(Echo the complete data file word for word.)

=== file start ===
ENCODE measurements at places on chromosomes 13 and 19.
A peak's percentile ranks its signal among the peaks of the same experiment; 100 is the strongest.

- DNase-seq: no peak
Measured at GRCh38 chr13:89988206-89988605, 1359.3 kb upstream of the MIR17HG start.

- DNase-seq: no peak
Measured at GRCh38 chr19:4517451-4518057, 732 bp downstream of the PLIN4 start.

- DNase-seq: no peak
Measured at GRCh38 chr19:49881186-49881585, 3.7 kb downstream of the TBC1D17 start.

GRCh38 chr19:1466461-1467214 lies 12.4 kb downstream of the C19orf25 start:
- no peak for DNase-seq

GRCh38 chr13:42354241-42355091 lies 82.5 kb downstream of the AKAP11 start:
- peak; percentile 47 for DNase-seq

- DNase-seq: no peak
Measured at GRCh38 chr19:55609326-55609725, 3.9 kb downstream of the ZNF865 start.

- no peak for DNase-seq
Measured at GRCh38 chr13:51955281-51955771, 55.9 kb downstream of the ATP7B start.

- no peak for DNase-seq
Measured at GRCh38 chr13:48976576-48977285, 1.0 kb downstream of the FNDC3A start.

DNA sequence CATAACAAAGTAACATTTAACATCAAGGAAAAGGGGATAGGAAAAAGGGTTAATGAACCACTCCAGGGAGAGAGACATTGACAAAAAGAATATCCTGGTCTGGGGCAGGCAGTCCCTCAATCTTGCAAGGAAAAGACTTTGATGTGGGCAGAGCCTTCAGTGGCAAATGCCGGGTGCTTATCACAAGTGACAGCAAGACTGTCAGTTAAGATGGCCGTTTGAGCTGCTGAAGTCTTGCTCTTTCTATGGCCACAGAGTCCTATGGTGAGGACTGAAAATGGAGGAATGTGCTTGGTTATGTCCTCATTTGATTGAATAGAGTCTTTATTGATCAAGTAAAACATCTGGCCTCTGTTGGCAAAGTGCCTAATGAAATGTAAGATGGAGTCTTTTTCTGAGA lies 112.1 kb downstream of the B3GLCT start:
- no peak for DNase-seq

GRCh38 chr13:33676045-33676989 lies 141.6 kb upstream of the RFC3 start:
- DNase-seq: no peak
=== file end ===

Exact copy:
ENCODE measurements at places on chromosomes 13 and 19.
A peak's percentile ranks its signal among the peaks of the same experiment; 100 is the strongest.

- DNase-seq: no peak
Measured at GRCh38 chr13:89988206-89988605, 1359.3 kb upstream of the MIR17HG start.

- DNase-seq: no peak
Measured at GRCh38 chr19:4517451-4518057, 732 bp downstream of the PLIN4 start.

- DNase-seq: no peak
Measured at GRCh38 chr19:49881186-49881585, 3.7 kb downstream of the TBC1D17 start.

GRCh38 chr19:1466461-1467214 lies 12.4 kb downstream of the C19orf25 start:
- no peak for DNase-seq

GRCh38 chr13:42354241-42355091 lies 82.5 kb downstream of the AKAP11 start:
- peak; percentile 47 for DNase-seq

- DNase-seq: no peak
Measured at GRCh38 chr19:55609326-55609725, 3.9 kb downstream of the ZNF865 start.

- no peak for DNase-seq
Measured at GRCh38 chr13:51955281-51955771, 55.9 kb downstream of the ATP7B start.

- no peak for DNase-seq
Measured at GRCh38 chr13:48976576-48977285, 1.0 kb downstream of the FNDC3A start.

DNA sequence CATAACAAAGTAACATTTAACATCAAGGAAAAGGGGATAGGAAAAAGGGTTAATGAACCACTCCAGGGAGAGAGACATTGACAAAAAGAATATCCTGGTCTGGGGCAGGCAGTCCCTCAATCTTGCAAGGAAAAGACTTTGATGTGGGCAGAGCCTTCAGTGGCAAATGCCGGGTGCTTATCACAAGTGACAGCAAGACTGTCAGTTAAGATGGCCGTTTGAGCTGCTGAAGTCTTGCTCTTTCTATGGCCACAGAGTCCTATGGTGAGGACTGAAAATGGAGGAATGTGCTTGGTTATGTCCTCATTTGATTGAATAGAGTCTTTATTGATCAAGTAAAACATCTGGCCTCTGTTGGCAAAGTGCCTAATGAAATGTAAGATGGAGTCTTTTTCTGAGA lies 112.1 kb downstream of the B3GLCT start:
- no peak for DNase-seq

GRCh38 chr13:33676045-33676989 lies 141.6 kb upstream of the RFC3 start:
- DNase-seq: no peak